The council appears to have drawn a line against raising property taxes in favor of raising fees and fines, such as parking and waste disposal. Where do you stand on taxes vs. fees and fines?

Property taxes are composed of five taxing bodies, which means for every $1: 17 cents to city operations, 3 cents to EPL, 41 cents to District 65, 26 cents to District 202 and 13 cents to Cook County and other taxing districts. Yes, we had reserves that allowed us to not have to raise our part of the levy. I don’t believe in taxing to gain revenue. Tell me the cost upfront, don’t nickel and dime me. Taxes, fines and or fees should be clearly stated so everyone understands what they are and why, otherwise it feels arbitrary. As an educator, I will say that fining for the sake of a fine does not change behavior.

Where do you stand on the proposed fair work week ordinance and ban on cashless businesses? 

Our small businesses took a big hit during the pandemic. They lost customers, they’re losing employees and inflation is making it even more difficult. I’m not in favor of the Fair work week ordinance. We are still working our way out of a pandemic; physically, emotionally, and most definitely financially. We should extend grace and allow our businesses to come out of this slump. To me, this means not imposing new taxes and fees.

Remember, many business owners are also residents of our city, further taxing them, currently, is not something I am in favor of. I’ve asked that businesses not go strictly cashless. This is a social issue not just a business issue. We know there is a section of our community who are underbanked or unbanked.

Cashless as the only option excludes a whole population. It’s not equitable. The human services training in me says we can’t box people out. On the other hand, I hear the businesses’ side of this issue. With that said, I am willing to work with both sides to come up with creative suggestions like, how to engage social service agencies to help get a population better financially secure.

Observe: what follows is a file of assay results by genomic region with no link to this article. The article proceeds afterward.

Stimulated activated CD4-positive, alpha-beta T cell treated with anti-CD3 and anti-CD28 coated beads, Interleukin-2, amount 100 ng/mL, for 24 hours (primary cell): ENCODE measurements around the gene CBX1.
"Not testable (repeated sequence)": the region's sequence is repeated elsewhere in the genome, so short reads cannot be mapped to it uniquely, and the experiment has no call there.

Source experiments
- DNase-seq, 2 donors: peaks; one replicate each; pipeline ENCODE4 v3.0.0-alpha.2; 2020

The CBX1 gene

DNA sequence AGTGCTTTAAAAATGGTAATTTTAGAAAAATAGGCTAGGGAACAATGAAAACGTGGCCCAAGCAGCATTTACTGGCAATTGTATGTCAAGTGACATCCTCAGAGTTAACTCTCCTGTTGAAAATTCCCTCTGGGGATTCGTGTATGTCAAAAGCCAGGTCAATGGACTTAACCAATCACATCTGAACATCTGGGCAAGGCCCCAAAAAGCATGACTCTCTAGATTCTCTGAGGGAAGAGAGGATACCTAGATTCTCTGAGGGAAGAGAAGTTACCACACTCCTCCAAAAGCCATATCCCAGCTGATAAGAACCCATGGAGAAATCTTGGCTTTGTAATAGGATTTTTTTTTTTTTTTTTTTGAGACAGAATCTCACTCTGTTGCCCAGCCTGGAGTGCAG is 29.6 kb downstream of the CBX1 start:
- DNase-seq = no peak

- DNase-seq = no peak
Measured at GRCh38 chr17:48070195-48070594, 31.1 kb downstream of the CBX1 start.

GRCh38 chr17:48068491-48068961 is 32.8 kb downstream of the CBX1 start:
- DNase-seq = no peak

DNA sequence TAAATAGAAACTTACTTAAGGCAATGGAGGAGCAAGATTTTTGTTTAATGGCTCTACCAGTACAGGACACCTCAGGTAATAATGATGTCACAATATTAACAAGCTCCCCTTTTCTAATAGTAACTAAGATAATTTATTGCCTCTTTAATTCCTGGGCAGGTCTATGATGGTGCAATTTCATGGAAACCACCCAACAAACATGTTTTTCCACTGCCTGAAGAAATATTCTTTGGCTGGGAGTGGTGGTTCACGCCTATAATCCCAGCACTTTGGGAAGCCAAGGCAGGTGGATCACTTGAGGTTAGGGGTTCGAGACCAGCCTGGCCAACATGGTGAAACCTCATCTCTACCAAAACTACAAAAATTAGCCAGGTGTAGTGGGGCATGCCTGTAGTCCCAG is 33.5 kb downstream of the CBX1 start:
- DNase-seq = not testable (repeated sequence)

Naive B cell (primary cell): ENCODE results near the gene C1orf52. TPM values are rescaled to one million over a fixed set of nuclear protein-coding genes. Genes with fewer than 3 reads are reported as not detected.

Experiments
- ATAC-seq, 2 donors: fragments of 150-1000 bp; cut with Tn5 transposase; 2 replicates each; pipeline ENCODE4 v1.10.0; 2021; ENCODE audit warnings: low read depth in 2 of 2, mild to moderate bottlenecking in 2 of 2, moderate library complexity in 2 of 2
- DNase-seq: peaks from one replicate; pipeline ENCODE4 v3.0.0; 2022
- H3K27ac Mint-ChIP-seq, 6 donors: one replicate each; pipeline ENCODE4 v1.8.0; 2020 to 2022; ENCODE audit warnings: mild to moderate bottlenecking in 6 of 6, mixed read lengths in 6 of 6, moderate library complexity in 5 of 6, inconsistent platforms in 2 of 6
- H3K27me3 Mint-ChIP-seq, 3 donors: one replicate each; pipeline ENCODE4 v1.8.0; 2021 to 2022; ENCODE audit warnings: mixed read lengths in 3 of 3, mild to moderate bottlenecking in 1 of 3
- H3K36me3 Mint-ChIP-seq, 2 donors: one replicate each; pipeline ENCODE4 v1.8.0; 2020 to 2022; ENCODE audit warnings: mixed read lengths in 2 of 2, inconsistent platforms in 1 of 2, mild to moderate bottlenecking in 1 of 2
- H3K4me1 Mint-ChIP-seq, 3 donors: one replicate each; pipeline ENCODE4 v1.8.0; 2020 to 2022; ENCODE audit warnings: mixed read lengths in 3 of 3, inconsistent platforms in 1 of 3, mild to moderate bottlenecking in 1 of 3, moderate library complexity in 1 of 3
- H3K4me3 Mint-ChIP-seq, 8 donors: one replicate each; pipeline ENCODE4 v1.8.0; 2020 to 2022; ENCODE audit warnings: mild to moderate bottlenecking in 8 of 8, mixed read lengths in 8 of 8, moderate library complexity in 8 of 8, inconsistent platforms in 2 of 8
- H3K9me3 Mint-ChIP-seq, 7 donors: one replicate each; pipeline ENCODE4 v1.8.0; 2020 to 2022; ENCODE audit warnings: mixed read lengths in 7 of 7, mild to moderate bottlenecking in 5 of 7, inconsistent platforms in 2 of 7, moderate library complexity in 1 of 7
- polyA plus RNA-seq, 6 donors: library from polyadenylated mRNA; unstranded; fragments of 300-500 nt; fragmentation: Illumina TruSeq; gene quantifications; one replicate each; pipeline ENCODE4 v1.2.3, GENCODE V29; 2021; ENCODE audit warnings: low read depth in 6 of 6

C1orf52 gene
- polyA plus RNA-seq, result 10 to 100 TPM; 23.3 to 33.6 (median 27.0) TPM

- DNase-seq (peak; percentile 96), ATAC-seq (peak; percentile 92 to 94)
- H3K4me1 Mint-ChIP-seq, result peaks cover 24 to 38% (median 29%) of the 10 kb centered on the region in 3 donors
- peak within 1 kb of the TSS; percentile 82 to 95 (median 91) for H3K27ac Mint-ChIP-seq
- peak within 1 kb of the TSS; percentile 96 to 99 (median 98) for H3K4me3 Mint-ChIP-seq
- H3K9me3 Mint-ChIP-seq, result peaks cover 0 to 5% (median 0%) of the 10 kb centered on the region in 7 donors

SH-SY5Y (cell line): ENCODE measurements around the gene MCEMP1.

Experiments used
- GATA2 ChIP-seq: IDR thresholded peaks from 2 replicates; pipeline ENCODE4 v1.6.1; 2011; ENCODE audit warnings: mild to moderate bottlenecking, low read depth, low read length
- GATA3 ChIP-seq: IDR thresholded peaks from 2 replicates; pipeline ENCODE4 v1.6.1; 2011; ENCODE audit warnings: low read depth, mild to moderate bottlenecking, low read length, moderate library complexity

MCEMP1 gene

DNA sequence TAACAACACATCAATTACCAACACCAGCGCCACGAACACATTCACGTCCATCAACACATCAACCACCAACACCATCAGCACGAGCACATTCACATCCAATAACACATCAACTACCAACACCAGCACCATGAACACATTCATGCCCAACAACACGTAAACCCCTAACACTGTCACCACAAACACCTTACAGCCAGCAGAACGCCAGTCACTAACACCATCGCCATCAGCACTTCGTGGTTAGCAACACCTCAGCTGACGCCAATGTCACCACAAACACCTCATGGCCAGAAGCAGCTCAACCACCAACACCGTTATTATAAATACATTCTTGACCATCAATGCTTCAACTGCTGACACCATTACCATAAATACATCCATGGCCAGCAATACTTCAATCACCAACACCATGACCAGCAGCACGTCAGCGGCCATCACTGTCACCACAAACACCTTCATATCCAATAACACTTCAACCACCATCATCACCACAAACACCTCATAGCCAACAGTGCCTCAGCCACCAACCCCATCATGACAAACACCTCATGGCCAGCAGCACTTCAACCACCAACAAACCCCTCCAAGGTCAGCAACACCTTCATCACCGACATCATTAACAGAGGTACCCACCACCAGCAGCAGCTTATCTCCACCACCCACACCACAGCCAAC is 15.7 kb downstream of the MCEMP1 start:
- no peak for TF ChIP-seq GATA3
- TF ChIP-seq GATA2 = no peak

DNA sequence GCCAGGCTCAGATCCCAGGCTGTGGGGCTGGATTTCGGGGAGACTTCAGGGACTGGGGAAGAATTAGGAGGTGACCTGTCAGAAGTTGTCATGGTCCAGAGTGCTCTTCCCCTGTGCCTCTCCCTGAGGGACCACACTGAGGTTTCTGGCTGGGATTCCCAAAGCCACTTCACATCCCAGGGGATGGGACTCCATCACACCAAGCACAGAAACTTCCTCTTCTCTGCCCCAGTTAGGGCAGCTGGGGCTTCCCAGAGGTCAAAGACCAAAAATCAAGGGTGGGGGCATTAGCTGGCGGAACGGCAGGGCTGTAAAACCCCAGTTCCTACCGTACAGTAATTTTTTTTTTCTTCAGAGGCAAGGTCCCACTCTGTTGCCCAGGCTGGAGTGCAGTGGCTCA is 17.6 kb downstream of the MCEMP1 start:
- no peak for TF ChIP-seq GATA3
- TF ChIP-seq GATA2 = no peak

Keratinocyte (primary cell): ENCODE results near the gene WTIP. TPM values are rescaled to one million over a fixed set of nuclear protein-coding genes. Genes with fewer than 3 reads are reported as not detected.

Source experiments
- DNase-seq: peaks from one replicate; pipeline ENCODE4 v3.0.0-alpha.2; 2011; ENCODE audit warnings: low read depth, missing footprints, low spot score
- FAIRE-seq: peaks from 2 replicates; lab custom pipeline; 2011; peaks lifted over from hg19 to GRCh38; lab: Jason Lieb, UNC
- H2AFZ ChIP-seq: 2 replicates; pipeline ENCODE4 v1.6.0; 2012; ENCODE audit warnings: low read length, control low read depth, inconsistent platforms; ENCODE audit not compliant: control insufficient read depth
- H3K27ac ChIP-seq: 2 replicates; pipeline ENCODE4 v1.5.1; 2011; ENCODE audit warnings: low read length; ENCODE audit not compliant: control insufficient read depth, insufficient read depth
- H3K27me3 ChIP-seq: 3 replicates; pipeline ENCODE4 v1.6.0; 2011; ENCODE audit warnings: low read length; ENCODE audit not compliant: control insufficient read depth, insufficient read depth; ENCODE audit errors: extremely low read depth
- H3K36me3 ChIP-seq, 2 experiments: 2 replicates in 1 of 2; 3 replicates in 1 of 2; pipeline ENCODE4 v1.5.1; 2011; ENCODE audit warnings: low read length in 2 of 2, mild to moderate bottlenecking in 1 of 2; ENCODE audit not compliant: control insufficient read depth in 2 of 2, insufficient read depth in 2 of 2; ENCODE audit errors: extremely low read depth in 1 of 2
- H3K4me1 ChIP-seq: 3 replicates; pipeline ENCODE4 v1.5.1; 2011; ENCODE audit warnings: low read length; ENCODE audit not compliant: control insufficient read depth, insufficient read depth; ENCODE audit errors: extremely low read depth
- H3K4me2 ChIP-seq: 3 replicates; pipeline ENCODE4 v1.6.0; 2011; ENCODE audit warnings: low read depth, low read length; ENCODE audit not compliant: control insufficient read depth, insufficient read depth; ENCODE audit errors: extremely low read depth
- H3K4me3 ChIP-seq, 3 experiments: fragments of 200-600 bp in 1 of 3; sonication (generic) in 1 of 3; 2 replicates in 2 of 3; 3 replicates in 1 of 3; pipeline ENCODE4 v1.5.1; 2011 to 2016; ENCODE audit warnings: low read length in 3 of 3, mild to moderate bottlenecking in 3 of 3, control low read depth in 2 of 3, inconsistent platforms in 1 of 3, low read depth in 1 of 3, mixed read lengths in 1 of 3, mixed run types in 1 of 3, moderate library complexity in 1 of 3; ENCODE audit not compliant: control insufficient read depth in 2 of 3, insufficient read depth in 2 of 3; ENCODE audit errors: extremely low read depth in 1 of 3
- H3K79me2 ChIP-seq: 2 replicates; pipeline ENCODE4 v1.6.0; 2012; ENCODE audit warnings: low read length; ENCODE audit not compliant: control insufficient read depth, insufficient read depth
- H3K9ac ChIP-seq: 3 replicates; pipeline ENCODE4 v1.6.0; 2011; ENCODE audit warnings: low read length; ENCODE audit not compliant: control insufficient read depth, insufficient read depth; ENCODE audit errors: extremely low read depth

The city continues to look at selling the Morton Civic Center and possibly moving city offices to the downtown area. Where do you think city offices should be located? What should be done with the 2100 Ridge Ave. property?

I graduated with my bachelor’s in construction, so this is kind of my thing. I love the Civic Center and the history it represents. The Civic Center was built in 1901 to be a boarding school. It was not intended to be used for what we know it to be today. Making any changes to the current structure will surely present a bigger challenge than what we can see with the naked eye. The cost of construction is not something we can currently absorb into our budget.

Civic centers should be accessible to the residents who need to use the service we provide, so downtown makes sense because we have public transit right there. Wherever we move, we come off the tax roll, so we need to lessen our footprint where necessary.

What should be done with it? I’ve heard talk of affordable housing but am not sure what that would look like. That requires research. I don’t just want it to go to the highest bidder with no thoughts or directives from the city.

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Manan Bhavnani

Prior to joining the RoundTable, Manan Bhavnani covered business and technology for the International Business Times, with a focus on mergers, earnings and governance. He is a double Medill graduate, with...